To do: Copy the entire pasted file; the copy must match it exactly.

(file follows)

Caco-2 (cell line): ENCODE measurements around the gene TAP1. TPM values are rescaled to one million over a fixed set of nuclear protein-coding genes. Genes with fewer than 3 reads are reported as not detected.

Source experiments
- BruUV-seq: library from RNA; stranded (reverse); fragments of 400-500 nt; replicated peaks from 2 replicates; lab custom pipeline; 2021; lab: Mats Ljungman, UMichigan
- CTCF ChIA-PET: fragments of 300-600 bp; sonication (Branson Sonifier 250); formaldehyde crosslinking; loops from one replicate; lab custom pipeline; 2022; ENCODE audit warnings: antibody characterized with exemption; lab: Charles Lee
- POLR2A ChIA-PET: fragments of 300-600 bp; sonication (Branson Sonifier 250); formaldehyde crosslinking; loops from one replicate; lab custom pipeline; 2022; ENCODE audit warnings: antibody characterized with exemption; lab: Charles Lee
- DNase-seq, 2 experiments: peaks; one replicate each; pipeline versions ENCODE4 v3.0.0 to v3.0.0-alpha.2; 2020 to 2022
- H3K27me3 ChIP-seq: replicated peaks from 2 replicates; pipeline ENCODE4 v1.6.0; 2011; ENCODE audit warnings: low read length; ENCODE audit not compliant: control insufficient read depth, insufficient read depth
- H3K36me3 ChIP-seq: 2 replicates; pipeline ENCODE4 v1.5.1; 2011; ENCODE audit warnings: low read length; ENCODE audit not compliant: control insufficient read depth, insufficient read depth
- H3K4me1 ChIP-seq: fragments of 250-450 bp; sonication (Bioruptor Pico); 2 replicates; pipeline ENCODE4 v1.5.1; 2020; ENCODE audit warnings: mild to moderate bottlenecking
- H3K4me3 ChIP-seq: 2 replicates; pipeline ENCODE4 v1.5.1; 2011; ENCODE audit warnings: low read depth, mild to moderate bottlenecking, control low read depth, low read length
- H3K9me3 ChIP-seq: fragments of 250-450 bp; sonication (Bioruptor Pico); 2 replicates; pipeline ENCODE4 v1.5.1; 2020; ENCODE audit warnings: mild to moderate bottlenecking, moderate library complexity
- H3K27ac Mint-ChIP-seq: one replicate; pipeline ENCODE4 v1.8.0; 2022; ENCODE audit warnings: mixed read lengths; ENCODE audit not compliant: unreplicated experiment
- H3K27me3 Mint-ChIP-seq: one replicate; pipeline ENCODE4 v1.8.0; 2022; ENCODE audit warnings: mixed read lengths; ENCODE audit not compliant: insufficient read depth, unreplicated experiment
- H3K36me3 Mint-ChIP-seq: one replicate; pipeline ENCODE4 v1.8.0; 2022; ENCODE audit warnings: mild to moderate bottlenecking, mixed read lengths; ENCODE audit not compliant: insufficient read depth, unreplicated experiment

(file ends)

Caco-2 (cell line): ENCODE measurements around the gene TAP1. TPM values are rescaled to one million over a fixed set of nuclear protein-coding genes. Genes with fewer than 3 reads are reported as not detected.

Source experiments
- BruUV-seq: library from RNA; stranded (reverse); fragments of 400-500 nt; replicated peaks from 2 replicates; lab custom pipeline; 2021; lab: Mats Ljungman, UMichigan
- CTCF ChIA-PET: fragments of 300-600 bp; sonication (Branson Sonifier 250); formaldehyde crosslinking; loops from one replicate; lab custom pipeline; 2022; ENCODE audit warnings: antibody characterized with exemption; lab: Charles Lee
- POLR2A ChIA-PET: fragments of 300-600 bp; sonication (Branson Sonifier 250); formaldehyde crosslinking; loops from one replicate; lab custom pipeline; 2022; ENCODE audit warnings: antibody characterized with exemption; lab: Charles Lee
- DNase-seq, 2 experiments: peaks; one replicate each; pipeline versions ENCODE4 v3.0.0 to v3.0.0-alpha.2; 2020 to 2022
- H3K27me3 ChIP-seq: replicated peaks from 2 replicates; pipeline ENCODE4 v1.6.0; 2011; ENCODE audit warnings: low read length; ENCODE audit not compliant: control insufficient read depth, insufficient read depth
- H3K36me3 ChIP-seq: 2 replicates; pipeline ENCODE4 v1.5.1; 2011; ENCODE audit warnings: low read length; ENCODE audit not compliant: control insufficient read depth, insufficient read depth
- H3K4me1 ChIP-seq: fragments of 250-450 bp; sonication (Bioruptor Pico); 2 replicates; pipeline ENCODE4 v1.5.1; 2020; ENCODE audit warnings: mild to moderate bottlenecking
- H3K4me3 ChIP-seq: 2 replicates; pipeline ENCODE4 v1.5.1; 2011; ENCODE audit warnings: low read depth, mild to moderate bottlenecking, control low read depth, low read length
- H3K9me3 ChIP-seq: fragments of 250-450 bp; sonication (Bioruptor Pico); 2 replicates; pipeline ENCODE4 v1.5.1; 2020; ENCODE audit warnings: mild to moderate bottlenecking, moderate library complexity
- H3K27ac Mint-ChIP-seq: one replicate; pipeline ENCODE4 v1.8.0; 2022; ENCODE audit warnings: mixed read lengths; ENCODE audit not compliant: unreplicated experiment
- H3K27me3 Mint-ChIP-seq: one replicate; pipeline ENCODE4 v1.8.0; 2022; ENCODE audit warnings: mixed read lengths; ENCODE audit not compliant: insufficient read depth, unreplicated experiment
- H3K36me3 Mint-ChIP-seq: one replicate; pipeline ENCODE4 v1.8.0; 2022; ENCODE audit warnings: mild to moderate bottlenecking, mixed read lengths; ENCODE audit not compliant: insufficient read depth, unreplicated experiment